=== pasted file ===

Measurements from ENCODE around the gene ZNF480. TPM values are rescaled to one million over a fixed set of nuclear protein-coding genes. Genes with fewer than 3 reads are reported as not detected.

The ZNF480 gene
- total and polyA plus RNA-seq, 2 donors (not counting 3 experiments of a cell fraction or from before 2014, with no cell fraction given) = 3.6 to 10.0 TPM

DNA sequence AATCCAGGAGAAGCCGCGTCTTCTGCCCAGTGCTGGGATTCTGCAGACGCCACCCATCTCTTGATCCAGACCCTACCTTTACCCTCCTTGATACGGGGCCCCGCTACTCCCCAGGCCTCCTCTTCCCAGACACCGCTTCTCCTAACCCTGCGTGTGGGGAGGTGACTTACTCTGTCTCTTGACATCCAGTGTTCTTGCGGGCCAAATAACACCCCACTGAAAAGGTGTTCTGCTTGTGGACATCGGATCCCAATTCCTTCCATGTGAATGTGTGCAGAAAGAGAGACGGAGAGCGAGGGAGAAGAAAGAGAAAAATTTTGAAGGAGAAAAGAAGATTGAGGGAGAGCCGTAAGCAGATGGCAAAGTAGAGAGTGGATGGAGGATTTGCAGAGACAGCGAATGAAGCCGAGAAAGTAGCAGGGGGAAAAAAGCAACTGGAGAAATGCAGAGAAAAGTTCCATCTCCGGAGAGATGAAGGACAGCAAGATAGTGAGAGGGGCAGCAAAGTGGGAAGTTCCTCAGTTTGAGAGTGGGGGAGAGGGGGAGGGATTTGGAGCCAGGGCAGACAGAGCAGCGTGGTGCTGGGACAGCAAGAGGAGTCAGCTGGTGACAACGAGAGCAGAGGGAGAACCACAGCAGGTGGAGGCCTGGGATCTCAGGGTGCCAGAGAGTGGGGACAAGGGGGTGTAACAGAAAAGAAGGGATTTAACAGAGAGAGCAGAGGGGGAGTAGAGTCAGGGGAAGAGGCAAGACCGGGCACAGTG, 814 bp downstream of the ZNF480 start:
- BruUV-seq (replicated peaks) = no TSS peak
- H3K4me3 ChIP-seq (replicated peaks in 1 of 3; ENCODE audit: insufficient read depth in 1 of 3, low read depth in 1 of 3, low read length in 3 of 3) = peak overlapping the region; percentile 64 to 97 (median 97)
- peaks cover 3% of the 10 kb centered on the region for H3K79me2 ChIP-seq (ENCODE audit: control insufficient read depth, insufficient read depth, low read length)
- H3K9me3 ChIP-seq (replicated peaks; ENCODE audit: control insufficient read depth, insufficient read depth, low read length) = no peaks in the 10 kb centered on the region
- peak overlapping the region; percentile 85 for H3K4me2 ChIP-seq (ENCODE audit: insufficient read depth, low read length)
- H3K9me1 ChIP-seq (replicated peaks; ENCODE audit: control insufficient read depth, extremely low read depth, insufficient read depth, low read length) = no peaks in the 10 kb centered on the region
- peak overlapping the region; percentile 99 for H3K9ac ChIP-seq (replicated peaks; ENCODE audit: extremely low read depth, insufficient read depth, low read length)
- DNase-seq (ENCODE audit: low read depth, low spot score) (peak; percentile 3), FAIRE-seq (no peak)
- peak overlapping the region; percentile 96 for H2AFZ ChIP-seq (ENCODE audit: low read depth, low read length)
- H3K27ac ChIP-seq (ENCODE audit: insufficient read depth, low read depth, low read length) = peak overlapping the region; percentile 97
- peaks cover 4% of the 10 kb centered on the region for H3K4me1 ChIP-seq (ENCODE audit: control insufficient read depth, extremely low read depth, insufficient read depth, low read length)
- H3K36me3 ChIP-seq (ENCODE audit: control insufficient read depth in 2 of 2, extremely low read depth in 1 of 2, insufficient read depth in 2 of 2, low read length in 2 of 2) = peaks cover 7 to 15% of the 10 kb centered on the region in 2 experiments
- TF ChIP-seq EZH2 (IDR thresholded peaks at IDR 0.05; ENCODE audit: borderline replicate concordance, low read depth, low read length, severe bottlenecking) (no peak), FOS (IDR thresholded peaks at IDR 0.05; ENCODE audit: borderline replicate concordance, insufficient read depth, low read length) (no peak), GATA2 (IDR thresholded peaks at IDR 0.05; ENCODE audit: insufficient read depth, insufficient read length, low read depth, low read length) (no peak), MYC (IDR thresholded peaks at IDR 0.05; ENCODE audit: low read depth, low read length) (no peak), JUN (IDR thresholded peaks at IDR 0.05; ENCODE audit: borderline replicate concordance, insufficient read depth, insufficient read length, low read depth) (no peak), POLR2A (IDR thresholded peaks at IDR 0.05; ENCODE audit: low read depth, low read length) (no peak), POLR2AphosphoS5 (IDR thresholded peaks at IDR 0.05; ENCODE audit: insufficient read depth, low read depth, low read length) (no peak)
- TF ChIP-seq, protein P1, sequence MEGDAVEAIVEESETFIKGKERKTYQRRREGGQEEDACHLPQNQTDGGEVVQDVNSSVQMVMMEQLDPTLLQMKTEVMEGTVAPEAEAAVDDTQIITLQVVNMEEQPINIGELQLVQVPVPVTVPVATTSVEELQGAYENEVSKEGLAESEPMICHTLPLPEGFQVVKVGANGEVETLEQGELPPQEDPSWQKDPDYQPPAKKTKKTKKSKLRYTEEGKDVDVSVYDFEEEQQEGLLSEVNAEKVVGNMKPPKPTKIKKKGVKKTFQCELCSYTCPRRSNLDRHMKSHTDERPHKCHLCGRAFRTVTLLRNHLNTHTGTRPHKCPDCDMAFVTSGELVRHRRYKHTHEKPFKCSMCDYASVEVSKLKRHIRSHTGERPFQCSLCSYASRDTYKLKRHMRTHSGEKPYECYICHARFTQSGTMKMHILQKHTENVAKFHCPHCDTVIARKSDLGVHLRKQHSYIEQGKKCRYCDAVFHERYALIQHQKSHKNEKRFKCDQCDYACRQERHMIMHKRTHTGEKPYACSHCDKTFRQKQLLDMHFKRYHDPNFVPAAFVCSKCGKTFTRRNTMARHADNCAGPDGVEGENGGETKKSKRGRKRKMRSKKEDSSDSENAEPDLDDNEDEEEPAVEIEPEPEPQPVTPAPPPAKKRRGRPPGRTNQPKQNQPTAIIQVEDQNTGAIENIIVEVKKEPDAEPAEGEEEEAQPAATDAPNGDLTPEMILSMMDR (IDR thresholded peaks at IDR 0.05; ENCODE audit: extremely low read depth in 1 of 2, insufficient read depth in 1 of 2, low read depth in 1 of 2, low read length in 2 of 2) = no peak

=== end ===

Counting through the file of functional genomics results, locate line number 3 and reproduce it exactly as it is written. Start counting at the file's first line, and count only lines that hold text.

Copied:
- total and polyA plus RNA-seq, 2 donors (not counting 3 experiments of a cell fraction or from before 2014, with no cell fraction given) = 3.6 to 10.0 TPM